Coming up with the right product to sell to the masses can be difficult, so why not cater to the people coming up with the ideas? Every good product needs packaging, and there will always be a demand for boxes.
No Lack of Clients
A box or package business caters to almost every entrepreneur, business, and corporation. Every decent product comes in its own branded box, and you can be the one making the boxes. Even small businesses will require packaging, whether it’s a small honey production venture or a sizable brewery. Proper packaging also serves as advertising, so almost every business is open to it.
Of course, you’ll have an easier time if you run your business in an urban center or big city. Smaller towns might not have enough businesses, so take a measure of what’s being sold and see if it’s worth the gamble. Packaging is no fleeting fad, so your client base will constantly grow through the years. You might need to upgrade your printers and switch to industrial die-cutters once you get three to four big clients (sometimes just one will do), so be prepared to expand your operations. Of course, you’ll need to cultivate your relationship with them by providing timely and satisfactory service. Otherwise, there shouldn’t be any complex problems.
Packaging companies usually have thin profit margins. A $1 box will earn you $0.20 to $0.30, but you won’t be selling just a few boxes. Local businesses might send an order for hundreds or thousands of boxes, but more prominent companies can require 50,000 boxes or more per month. That’s just for one product. A cosmetics company can have dozens of brands, with multiple products under each brand, and every item will need its own unique packaging.
A clothing brand will want clothing tags on all their products, and the turnover can be seasonal or monthly. You’ll be up to your neck in orders, and the sheer number of boxes you sell will more than make up for thin margins. Although your packages come out of machines flat and unfolded, you’ll eventually need a lot of space for storage. You can make do with your house for a little while, but consider renting a small warehouse or a studio for storage.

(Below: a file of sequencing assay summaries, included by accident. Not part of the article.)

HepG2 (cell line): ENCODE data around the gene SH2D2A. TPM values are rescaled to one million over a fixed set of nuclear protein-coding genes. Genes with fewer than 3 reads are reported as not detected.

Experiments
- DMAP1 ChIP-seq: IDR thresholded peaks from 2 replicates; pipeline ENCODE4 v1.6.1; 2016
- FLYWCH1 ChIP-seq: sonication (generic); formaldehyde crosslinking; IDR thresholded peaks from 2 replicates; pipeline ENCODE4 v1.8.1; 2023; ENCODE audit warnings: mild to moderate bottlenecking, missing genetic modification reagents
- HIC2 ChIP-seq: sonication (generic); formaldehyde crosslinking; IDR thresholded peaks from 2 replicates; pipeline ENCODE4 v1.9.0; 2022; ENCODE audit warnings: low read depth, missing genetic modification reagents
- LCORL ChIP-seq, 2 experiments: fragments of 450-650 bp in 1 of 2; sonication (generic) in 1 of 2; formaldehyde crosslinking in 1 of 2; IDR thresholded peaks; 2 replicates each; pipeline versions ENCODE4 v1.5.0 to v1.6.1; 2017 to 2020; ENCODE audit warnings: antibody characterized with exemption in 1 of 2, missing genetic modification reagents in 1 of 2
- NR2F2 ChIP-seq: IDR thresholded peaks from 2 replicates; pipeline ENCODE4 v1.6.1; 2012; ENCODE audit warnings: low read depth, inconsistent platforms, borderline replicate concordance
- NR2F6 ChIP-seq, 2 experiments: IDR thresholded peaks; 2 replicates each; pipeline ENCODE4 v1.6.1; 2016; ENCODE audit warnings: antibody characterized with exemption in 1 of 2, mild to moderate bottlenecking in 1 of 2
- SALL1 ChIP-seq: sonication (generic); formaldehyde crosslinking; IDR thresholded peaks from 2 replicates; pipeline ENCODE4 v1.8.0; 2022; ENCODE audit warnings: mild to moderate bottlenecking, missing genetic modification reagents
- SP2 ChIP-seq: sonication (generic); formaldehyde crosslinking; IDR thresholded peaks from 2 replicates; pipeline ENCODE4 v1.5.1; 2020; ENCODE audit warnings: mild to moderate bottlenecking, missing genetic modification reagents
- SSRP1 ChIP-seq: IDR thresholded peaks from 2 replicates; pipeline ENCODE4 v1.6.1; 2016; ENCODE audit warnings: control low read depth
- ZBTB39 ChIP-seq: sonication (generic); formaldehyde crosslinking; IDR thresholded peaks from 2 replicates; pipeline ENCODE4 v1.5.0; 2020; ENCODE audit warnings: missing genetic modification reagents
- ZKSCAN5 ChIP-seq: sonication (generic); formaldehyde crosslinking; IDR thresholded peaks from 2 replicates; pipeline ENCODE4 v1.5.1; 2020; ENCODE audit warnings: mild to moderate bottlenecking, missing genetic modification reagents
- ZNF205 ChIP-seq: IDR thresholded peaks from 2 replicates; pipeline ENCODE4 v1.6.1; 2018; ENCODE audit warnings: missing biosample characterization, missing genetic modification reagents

Start at Home
You can start creating boxes and packaging at home. You’ll need a good printer and a small die-cut machine that can cost $2,000 to $3,000 (smaller ones can go for $200 to $300, but they are more suitable for smaller projects and plain printouts). While you won’t be making large boxes (shoebox size and bigger) with a $2,000 machine, it’ll be enough to make 3 to 4-inch boxes for smaller items. You can also use your die-cut machine to make business cards, wedding invitations, etc. Smaller containers can be used for cosmetics, honey products, baking goods, and many other options.
You can even set-up shop by solely making unmarked boxes for cakes and cupcakes. With the surge of bakers in the past year, you’ll never run out of clients if you cover that market in your community. Of course, the goal is still to go big, and you’ll need an industrial die-cut machine if you want to handle packaging for established brands. A big brand can demand thousands of boxes in a week, going up to six to seven digits if they want to cover packaging for a year (season for the bigger brands).
Machines Do All the Work
Operating a packaging business requires minimal manpower. The die-cut machine does the cutting and scoring. All that’s left is collecting the unfolded boxes, storing them, and then delivering them to the client. Die-cutters are very versatile; they can shape various materials into almost any shape, particularly boxes. Using commercial and industrial die-cutters will require a bit of learning and familiarization. A predetermined pattern is necessary before cutting, and learning to make one can take two to four hours of learning and practice.
Once a pattern is made, the die-cutter will cut and score with precision, regardless of the amount, whether hundreds or thousands. Of course, make sure to get in a few trial runs, so you won’t spoil large batches because of small errors. Die-cut machines can turn in thousands of patterned cut-outs in an hour, so most of your time will be spent sorting, counting, and packing for delivery.
A packaging business will require significant investments, both of your time and money. However, it is a business that can be sustained for decades. One significant investment can set your family, not for life but for generations to come.